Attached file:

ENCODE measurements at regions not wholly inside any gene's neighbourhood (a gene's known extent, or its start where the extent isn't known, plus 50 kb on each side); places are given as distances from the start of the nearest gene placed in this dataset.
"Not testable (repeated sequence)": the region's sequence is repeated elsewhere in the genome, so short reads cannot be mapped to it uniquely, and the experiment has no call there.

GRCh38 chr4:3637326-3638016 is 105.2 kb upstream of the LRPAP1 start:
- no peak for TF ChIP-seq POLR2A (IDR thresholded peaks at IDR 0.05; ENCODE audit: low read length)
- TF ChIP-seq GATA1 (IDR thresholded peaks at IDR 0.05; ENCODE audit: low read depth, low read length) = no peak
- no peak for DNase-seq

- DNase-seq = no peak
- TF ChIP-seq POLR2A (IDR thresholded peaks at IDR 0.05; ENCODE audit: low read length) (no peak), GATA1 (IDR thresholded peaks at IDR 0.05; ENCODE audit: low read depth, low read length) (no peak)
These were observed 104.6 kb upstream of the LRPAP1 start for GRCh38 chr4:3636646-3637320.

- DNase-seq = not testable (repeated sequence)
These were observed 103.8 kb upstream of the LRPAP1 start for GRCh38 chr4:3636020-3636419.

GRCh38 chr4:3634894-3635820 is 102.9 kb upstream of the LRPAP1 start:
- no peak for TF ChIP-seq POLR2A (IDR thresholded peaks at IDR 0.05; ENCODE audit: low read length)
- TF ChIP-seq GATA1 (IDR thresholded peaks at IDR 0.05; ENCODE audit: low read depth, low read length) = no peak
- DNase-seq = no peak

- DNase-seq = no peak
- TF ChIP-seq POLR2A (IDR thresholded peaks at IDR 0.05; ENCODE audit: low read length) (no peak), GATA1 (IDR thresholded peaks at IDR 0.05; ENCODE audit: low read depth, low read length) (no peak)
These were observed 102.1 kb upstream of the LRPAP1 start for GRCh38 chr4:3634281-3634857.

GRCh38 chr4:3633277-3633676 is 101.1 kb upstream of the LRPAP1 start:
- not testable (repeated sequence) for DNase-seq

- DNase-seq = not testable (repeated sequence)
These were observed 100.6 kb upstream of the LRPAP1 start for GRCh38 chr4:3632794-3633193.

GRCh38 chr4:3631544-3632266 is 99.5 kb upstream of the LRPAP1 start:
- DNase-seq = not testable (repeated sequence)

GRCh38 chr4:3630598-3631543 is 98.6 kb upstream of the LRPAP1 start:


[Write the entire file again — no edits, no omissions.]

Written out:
ENCODE measurements at regions not wholly inside any gene's neighbourhood (a gene's known extent, or its start where the extent isn't known, plus 50 kb on each side); places are given as distances from the start of the nearest gene placed in this dataset.
"Not testable (repeated sequence)": the region's sequence is repeated elsewhere in the genome, so short reads cannot be mapped to it uniquely, and the experiment has no call there.

GRCh38 chr4:3637326-3638016 is 105.2 kb upstream of the LRPAP1 start:
- no peak for TF ChIP-seq POLR2A (IDR thresholded peaks at IDR 0.05; ENCODE audit: low read length)
- TF ChIP-seq GATA1 (IDR thresholded peaks at IDR 0.05; ENCODE audit: low read depth, low read length) = no peak
- no peak for DNase-seq

- DNase-seq = no peak
- TF ChIP-seq POLR2A (IDR thresholded peaks at IDR 0.05; ENCODE audit: low read length) (no peak), GATA1 (IDR thresholded peaks at IDR 0.05; ENCODE audit: low read depth, low read length) (no peak)
These were observed 104.6 kb upstream of the LRPAP1 start for GRCh38 chr4:3636646-3637320.

- DNase-seq = not testable (repeated sequence)
These were observed 103.8 kb upstream of the LRPAP1 start for GRCh38 chr4:3636020-3636419.

GRCh38 chr4:3634894-3635820 is 102.9 kb upstream of the LRPAP1 start:
- no peak for TF ChIP-seq POLR2A (IDR thresholded peaks at IDR 0.05; ENCODE audit: low read length)
- TF ChIP-seq GATA1 (IDR thresholded peaks at IDR 0.05; ENCODE audit: low read depth, low read length) = no peak
- DNase-seq = no peak

- DNase-seq = no peak
- TF ChIP-seq POLR2A (IDR thresholded peaks at IDR 0.05; ENCODE audit: low read length) (no peak), GATA1 (IDR thresholded peaks at IDR 0.05; ENCODE audit: low read depth, low read length) (no peak)
These were observed 102.1 kb upstream of the LRPAP1 start for GRCh38 chr4:3634281-3634857.

GRCh38 chr4:3633277-3633676 is 101.1 kb upstream of the LRPAP1 start:
- not testable (repeated sequence) for DNase-seq

- DNase-seq = not testable (repeated sequence)
These were observed 100.6 kb upstream of the LRPAP1 start for GRCh38 chr4:3632794-3633193.

GRCh38 chr4:3631544-3632266 is 99.5 kb upstream of the LRPAP1 start:
- DNase-seq = not testable (repeated sequence)

GRCh38 chr4:3630598-3631543 is 98.6 kb upstream of the LRPAP1 start: